Eco-Explainer: What is Eco-Anxiety?
Climate change is wreaking havoc on our sea levels, weather patterns, and agriculture. It’s hurting our mental health too.
You feel all that climate-related stress?
It’s common enough to make it into the dictionary.
“Eco-anxiety,” is defined as the “persistent worry about the future of Earth and the life it shelters.” The term was coined in 2005 by philosopher Glenn Albrecht.
According to Google trends, people have been searching the term “eco anxiety” since at least 2004. Other lexicons used to describe this phenomenon include “climate grief” and “climate change distress.”
Dr. Mary Beth Mannarino, a clinical psychologist and professor emeritus of Chatham University, said that although the term ‘eco-anxiety’ is a good start, it doesn’t totally encapsulate the emotions that people experience due to climate change.
“It’s more a constellation of a lot of different feelings. Some people might have anxiety and worry, others might experience sadness or grief. Some people experience reactivated trauma, from times in their life when things were unstable and unpredictable. ‘Eco anxiety’ is only one piece of all the different feelings that we might have.” said Dr. Mannarino.
Eco-anxiety affects people of all ages
Dr. Mannarino says it can impact people of any age. “I’ve worked in organizations with people in their 80s and 90s, who weep at the thought of what their children and grandchildren and great grandchildren are facing. It’s very real for them.”
While eco-anxiety affects people of all ages, young people are being severely affected by it.
Dr. Mannarino said that there’s a range of emotions, from shutting down to revitalized activism. “They have a lot of different reactions, like feeling almost paralyzed about it to really wanting to do something about it.”
There’s also a defense mechanism. “I’ll use the word denial. They don’t understand all the information, it’s scary. They feel helpless. So they just kind of drop out of the whole thing,” explained Mannarino.
For many, climate change is an event that’s impacting the present as well as the future.
Tifrah Akhtar, an organizer for Medicare for All, has seen the effects of climate change within her lifetime. “I grew up in Michigan where you could always tell the four different seasons – when they would start, when they would end.” Now, Tifrah says the weather is less defined and the changes between seasons are more mild, “It’s just not what I grew up with.”
Mayanna Ashley-Carner, a student, sees the health implications of climate change in Philly. As Ashley-Carner said, “People in Philly die of heatstroke and polluted air all the time.”
Rethinking the future
Young adults are considering how climate will life choices, big and small. “A number of young women and young men have kind of opted out of that part of life because of the fear and uncertainty ahead,” said Dr. Mannarino.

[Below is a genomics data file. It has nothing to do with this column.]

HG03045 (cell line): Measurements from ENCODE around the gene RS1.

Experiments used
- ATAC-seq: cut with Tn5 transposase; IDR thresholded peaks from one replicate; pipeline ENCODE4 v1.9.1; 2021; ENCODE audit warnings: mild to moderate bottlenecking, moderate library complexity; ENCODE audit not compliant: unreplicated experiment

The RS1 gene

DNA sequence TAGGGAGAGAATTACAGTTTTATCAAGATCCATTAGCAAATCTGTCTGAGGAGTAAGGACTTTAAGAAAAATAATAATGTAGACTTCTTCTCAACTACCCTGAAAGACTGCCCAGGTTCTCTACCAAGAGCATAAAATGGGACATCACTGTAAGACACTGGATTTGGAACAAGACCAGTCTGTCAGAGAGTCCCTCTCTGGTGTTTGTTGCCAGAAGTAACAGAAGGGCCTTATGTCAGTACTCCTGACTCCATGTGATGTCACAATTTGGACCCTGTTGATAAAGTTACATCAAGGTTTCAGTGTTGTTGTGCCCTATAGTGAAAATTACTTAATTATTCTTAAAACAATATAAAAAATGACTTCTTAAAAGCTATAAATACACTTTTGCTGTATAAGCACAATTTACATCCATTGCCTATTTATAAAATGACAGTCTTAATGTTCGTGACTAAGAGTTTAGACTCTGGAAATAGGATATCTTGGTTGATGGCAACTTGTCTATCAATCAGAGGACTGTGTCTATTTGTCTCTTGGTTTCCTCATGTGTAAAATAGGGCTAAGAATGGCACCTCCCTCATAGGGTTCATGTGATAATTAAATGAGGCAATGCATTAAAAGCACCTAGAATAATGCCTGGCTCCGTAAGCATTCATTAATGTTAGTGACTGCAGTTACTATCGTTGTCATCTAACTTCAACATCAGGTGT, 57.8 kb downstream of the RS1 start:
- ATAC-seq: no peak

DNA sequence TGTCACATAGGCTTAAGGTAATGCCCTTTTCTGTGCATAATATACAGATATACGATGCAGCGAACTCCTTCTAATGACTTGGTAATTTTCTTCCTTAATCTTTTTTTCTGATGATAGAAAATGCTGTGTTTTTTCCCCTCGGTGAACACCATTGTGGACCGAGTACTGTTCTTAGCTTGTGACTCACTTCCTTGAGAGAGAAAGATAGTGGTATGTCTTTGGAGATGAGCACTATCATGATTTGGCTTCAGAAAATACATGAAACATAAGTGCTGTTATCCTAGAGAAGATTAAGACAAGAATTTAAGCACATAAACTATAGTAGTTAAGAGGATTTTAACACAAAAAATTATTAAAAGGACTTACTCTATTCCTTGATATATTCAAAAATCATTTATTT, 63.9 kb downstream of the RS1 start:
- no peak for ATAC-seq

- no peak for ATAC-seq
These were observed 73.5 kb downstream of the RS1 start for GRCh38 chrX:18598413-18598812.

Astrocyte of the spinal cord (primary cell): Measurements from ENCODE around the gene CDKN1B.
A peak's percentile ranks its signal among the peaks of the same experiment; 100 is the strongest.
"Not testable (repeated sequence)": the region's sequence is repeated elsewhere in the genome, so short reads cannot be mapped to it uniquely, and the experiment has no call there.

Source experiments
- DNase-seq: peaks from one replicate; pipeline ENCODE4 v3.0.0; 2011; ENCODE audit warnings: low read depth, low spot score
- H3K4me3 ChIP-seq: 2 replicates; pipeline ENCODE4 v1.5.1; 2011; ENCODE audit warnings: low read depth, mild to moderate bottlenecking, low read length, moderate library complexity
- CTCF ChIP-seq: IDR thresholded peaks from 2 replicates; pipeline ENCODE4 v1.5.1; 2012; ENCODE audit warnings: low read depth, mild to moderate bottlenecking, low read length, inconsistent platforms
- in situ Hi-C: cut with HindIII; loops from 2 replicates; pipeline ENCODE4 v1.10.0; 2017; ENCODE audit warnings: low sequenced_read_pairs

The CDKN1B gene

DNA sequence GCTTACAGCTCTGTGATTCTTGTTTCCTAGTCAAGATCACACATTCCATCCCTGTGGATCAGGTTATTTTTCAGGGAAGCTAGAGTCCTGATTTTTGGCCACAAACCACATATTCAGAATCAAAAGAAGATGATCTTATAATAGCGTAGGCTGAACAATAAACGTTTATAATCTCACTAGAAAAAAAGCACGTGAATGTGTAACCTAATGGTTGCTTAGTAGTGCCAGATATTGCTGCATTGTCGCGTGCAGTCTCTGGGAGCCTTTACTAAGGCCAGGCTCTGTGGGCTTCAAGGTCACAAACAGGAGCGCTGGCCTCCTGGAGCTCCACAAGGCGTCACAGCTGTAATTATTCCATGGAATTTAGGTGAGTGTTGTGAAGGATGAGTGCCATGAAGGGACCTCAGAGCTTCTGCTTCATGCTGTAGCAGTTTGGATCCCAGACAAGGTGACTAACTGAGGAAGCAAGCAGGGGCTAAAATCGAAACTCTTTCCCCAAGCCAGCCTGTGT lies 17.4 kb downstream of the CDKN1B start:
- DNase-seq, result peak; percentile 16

Xavier Lopez, a journalist, said that he’s questioning whether he’ll have children. According to Lopez, “At least once a week, this idea comes to my mind that maybe I don’t wanna have kids, because (of the) environment and the world is going to hell.”
“I didn’t know that we really only have 10 years until climate damage becomes irreversible,” Ashley-Carner said about their eco-anxiety. “It makes it really hard to think about the future.”
Looking into the future, flooding in particular worries Ashley-Carner, “I think a lot about flooding, especially because I live on the east coast. I’ve always wanted to live in New York City and its right along the Atlantic Ocean. I think, ‘I better get to New York fast before it’s underwater.’”
Distressed by lack of political action
Environmental policymakers give Lopez hope, but he worries that there’s not enough people in power to stop climate change. As Lopez explains, “the policymakers that have worked things like the Green New Deal inspire me. But they’re not the majority yet.”
Ashley-Carner has also been distressed by the lack of action of political leaders, “I’ve known what climate change was for a long time, but I used to think, the government will solve it. But I came to realize people really weren’t solving it. And then I started to feel anxiety.”
Akhtar is inspired by the work of climate activists, but hesitant. “I don’t want to fall into false hope. As someone who’s done a lot of organizing around environmental justice, one thing we have to root ourselves in is the possibility of yes, things can get better. Yes, things will get better. But I don’t want to be naive about it.”
Coping with eco-anxiety
Dr. Mannarino said that finding support with others is one of the best things you can do, “You’re not alone in this. “You can find people in real life, in organizations online, among friends, that you can talk with and work with.”
That’s how locals are finding solace in the unknown.
“The most important thing that most people can do is to be part of the communities that are working together to do things that directly combat capitalism, that ultimately fosters climate change,” said Akhtar.
Ashley-Carner also finds comfort in community. “The thing that makes me feel the most hopeful is when I spend time with people who I know are committed to fighting for a future where there is no climate change.”
Even sitting with your feelings – without solutions – can help. “Staying with the emotions and reactions, which you have, is a brave thing to do. Sitting with uncomfortable feelings is too,” said Mannarino.